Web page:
do your little good


Sometimes the challenges of the world can seem overwhelming. Wars are unfolding in multiple nations, the constant rhythm of impending climate disasters, underfunded communities, and unequal justice. However, when the going gets tough, time and again we see Americans getting tougher. Consider the words of Desmond Tutu: “Do your little good where you are; it is these little bits of good put together that overwhelm the world.

Doing good in the face of daunting challenges requires courage and collaboration. It requires taking action, taking on the challenges of the world and, even when the solutions seem out of reach, never giving up.

For nearly 90 years combined, Peace Corps and AmeriCorps have given changemakers the opportunity every day to connect with others to do their share of good – strengthening communities and transforming lives in the process. AmeriCorps’ mission to make service to others an indispensable part of the American experience depends on it. The Peace Corps World Peace and Friendship Mission does too. The fundamental premise under which both federal agencies operate is that all problems, no matter how small, can be solved by people who are determined to roll up their sleeves, get involved and make a difference. When brave people join hands and look outward, when they put their minds together and think differently, or when they stand side by side, there is no challenge they cannot solve.

Over the past two years, the Peace Corps has brought together volunteers, who previously served in every decade, to serve virtually when COVID has prevented in-person service overseas. And, for only the second time in the agency’s history, volunteers were deployed to the United States; this time to help with the COVID-19 response alongside FEMA. Many returning Peace Corps volunteers who were evacuated due to COVID have returned from service ready to continue their journey of national service with AmeriCorps.

Kieran began his two-year service in Madagascar as an English teacher. He taught sophomore classes, each with nearly 60 students. However, due to the pandemic, Kieran left Madagascar and returned to the United States only 18 months after entering service. Wanting to do something more, Kieran joined AmeriCorps VISTA and worked with KidSight MO, a nonprofit children’s vision screening organization in Kansas City that specializes in providing aftercare and support. financial assistance to children with potential vision problems. He was part of the team that screened more than 67,000 children across Missouri last year to prevent vision loss and help children be ready to learn in school.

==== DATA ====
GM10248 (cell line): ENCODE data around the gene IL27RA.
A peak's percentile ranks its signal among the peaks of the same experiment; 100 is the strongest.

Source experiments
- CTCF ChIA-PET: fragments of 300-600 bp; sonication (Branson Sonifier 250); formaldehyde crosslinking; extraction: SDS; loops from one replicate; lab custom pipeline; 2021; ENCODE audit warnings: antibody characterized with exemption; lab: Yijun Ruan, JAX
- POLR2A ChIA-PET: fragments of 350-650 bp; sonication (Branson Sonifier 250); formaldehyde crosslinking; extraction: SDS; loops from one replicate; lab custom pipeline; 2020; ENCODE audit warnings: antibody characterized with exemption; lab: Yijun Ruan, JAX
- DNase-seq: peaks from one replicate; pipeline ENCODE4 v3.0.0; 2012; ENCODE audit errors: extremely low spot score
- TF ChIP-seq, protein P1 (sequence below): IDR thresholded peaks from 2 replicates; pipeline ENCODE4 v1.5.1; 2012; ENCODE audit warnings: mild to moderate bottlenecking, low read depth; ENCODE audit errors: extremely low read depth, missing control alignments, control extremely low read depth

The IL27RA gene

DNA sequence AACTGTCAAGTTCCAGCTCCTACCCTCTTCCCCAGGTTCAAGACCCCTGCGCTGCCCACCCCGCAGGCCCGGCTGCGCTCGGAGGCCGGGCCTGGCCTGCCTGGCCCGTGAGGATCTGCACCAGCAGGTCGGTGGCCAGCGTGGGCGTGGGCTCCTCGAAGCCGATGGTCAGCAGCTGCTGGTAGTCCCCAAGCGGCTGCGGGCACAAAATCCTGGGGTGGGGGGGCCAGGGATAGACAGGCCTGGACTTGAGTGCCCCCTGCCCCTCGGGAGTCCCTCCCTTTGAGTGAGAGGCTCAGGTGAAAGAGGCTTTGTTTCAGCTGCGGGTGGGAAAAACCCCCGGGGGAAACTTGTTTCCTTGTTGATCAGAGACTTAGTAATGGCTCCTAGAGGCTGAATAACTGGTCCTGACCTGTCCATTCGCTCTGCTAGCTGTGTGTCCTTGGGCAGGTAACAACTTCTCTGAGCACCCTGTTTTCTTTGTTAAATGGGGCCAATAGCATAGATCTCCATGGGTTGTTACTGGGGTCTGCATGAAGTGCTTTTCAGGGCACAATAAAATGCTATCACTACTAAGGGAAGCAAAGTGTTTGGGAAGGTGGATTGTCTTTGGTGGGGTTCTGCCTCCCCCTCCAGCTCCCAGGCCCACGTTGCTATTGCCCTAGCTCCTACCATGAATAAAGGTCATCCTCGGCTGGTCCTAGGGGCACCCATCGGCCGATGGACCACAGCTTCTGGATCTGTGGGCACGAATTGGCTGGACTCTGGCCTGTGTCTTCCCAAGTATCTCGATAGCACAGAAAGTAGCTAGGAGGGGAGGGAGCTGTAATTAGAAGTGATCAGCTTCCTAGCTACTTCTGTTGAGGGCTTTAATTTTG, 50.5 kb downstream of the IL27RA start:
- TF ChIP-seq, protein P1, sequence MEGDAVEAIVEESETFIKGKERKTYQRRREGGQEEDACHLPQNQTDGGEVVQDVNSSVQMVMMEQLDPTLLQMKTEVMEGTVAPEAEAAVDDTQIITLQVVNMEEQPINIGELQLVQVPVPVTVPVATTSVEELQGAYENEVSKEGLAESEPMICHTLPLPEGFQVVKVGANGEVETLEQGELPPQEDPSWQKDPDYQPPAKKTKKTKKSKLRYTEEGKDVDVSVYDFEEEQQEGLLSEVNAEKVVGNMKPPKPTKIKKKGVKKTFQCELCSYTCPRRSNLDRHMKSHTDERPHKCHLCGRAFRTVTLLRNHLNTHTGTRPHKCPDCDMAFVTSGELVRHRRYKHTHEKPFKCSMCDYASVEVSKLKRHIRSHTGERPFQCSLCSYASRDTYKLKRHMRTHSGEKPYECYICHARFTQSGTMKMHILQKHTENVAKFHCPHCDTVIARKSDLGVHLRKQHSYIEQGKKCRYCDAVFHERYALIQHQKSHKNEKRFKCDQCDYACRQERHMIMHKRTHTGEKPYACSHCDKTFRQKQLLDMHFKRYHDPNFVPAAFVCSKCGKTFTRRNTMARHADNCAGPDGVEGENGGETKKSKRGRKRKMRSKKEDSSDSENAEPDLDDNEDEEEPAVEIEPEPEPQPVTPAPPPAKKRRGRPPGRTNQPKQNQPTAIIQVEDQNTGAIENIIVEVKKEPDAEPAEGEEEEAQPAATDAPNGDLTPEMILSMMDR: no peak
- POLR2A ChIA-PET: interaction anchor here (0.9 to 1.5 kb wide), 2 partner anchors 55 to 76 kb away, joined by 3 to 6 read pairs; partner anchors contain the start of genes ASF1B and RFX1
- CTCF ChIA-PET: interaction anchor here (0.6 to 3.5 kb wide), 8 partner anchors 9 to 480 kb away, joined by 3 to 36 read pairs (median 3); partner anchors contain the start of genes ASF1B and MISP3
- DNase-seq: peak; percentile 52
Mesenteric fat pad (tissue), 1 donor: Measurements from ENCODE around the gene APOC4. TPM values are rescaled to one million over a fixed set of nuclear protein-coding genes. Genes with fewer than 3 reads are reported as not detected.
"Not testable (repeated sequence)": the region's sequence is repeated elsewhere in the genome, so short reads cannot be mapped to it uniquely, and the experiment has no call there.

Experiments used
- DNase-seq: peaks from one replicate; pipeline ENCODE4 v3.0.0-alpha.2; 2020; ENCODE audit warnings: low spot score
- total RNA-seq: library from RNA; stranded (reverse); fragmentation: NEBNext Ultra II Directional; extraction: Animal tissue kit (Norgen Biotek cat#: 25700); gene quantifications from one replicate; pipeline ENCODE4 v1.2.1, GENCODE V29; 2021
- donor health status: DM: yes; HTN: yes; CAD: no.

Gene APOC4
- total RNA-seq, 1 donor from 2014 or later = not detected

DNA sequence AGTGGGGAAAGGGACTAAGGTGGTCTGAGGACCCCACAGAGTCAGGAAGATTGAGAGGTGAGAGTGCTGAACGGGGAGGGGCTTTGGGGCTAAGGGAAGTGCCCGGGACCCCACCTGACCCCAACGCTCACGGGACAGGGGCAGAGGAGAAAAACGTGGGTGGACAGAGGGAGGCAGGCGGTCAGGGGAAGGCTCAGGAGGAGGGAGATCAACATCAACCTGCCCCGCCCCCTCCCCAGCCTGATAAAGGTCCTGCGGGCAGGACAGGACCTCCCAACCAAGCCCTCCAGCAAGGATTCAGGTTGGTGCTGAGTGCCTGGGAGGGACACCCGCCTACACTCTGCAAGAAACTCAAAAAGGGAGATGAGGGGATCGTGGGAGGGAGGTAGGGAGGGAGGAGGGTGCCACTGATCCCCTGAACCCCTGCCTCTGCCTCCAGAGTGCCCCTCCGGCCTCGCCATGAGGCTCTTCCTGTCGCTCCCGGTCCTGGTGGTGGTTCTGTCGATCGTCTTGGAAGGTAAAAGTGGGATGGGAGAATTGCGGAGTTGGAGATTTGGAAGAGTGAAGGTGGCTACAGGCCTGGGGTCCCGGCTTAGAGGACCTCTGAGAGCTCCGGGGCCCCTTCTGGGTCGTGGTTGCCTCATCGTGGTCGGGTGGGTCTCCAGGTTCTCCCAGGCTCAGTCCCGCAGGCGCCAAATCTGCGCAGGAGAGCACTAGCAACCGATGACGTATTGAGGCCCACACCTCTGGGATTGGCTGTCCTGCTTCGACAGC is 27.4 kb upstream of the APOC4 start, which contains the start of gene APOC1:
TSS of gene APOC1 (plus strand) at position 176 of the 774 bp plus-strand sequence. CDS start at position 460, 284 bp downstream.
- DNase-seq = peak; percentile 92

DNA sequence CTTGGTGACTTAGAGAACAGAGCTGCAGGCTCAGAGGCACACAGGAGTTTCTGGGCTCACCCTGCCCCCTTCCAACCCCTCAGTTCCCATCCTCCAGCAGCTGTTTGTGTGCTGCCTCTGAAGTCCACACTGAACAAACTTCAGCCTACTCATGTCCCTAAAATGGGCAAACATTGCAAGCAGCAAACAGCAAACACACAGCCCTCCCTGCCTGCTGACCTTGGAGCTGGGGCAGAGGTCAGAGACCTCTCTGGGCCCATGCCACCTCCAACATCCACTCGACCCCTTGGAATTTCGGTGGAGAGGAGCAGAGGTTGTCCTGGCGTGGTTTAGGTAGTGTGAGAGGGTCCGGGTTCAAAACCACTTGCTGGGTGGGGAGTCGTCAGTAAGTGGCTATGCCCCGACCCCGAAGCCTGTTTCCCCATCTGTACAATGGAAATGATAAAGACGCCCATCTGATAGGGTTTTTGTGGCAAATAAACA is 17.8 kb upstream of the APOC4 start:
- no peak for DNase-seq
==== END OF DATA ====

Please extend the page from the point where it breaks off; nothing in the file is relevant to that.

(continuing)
If you, like Kieran, are interested in working alongside a host community overseas to foster peace and friendship around the world, we invite you to learn more about the Peace Corps website. If serving with organizations to strengthen communities across the United States speaks to you, you may find an opportunity with US Corps.

There’s no better time to get involved in your community or to work alongside neighbors in the United States and around the world. During National Volunteer Week, which runs from April 17 to 23, you can take the first step in your own community. Find opportunities by postcode on Is there a local need you can think of? Are you passionate about something and have skills to give? Whether you have an hour or a day, you can take action. And that action has a ripple effect – your connections, your work, your impact can last a lifetime.

The courage to do your little good with many others, to build relationships and to dare to improve things is a double gift. First, it’s a hope force multiplier, and it’s the only way to overcome seemingly insurmountable odds. And second, it strengthens the individual and collective human spirit to know that we matter and that our contributions make a difference. It gives us the fuel we need to continue making a difference for our communities, our country and the world.

We encourage you to find your place and dive in. Find a challenge you want to support and do your little good: Volunteering.

Carol Spahn is CEO of The Peace Corps and Michael D. Smith Its CEO is AmeriCorps.


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